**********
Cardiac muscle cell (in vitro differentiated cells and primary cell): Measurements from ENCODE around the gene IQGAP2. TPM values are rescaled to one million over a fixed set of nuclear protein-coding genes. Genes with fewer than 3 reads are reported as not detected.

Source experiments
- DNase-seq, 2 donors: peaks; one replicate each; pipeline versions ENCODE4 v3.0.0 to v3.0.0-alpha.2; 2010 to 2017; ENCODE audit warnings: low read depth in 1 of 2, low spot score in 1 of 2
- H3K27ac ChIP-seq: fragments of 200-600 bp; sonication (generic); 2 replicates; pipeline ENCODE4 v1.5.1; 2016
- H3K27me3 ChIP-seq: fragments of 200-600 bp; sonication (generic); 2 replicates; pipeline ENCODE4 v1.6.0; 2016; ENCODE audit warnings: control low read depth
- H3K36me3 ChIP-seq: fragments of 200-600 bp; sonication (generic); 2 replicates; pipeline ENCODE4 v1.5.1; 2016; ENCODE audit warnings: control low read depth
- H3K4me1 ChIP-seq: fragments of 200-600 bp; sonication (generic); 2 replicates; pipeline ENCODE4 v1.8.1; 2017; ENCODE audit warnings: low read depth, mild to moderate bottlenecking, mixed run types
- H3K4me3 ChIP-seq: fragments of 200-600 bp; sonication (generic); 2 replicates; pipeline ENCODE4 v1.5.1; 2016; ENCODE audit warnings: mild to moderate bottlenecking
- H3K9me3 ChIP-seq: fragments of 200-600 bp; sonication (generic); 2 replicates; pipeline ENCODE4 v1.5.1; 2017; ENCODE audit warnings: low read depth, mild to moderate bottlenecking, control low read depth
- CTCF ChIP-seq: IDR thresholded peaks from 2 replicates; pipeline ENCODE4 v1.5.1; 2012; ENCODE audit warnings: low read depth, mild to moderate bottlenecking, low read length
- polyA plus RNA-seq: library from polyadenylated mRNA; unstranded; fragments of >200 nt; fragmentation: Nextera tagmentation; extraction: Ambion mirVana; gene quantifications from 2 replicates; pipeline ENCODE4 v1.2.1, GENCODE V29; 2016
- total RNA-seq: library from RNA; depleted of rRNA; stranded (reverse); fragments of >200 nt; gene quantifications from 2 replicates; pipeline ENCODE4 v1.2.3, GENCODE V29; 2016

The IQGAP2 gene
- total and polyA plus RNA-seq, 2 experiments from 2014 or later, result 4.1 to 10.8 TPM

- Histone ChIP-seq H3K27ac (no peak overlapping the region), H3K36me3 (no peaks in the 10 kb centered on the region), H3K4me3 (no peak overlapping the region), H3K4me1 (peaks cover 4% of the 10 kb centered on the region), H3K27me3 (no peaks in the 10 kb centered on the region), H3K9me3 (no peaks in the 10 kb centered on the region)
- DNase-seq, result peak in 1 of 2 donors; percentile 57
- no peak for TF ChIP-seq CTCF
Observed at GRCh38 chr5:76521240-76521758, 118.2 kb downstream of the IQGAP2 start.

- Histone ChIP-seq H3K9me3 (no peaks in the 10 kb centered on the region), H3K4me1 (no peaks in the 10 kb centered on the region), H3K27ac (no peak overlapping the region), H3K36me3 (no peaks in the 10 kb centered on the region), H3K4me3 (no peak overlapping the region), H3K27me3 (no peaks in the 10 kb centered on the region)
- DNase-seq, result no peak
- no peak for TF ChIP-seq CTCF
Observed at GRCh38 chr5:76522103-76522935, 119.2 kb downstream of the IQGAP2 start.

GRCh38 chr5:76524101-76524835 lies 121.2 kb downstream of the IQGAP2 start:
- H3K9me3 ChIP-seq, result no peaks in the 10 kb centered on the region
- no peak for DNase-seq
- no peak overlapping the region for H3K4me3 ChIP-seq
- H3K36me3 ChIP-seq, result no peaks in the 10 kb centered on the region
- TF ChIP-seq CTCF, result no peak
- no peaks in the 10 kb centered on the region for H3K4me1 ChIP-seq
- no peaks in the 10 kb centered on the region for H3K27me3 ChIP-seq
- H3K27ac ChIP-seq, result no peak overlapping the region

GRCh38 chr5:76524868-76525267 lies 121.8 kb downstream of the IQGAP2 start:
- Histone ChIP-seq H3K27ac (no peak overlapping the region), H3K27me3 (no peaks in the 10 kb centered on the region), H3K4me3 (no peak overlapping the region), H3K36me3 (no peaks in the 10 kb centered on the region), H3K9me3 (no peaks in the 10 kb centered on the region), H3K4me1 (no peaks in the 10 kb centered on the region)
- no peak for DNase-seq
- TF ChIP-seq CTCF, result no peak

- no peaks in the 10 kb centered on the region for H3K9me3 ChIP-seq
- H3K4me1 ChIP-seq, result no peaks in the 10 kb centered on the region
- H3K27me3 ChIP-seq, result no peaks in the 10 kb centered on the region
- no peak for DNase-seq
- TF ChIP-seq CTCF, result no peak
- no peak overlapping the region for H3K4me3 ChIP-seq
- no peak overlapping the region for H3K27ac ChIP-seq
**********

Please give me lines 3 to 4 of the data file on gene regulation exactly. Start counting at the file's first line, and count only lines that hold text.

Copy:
- DNase-seq, 2 donors: peaks; one replicate each; pipeline versions ENCODE4 v3.0.0 to v3.0.0-alpha.2; 2010 to 2017; ENCODE audit warnings: low read depth in 1 of 2, low spot score in 1 of 2
- H3K27ac ChIP-seq: fragments of 200-600 bp; sonication (generic); 2 replicates; pipeline ENCODE4 v1.5.1; 2016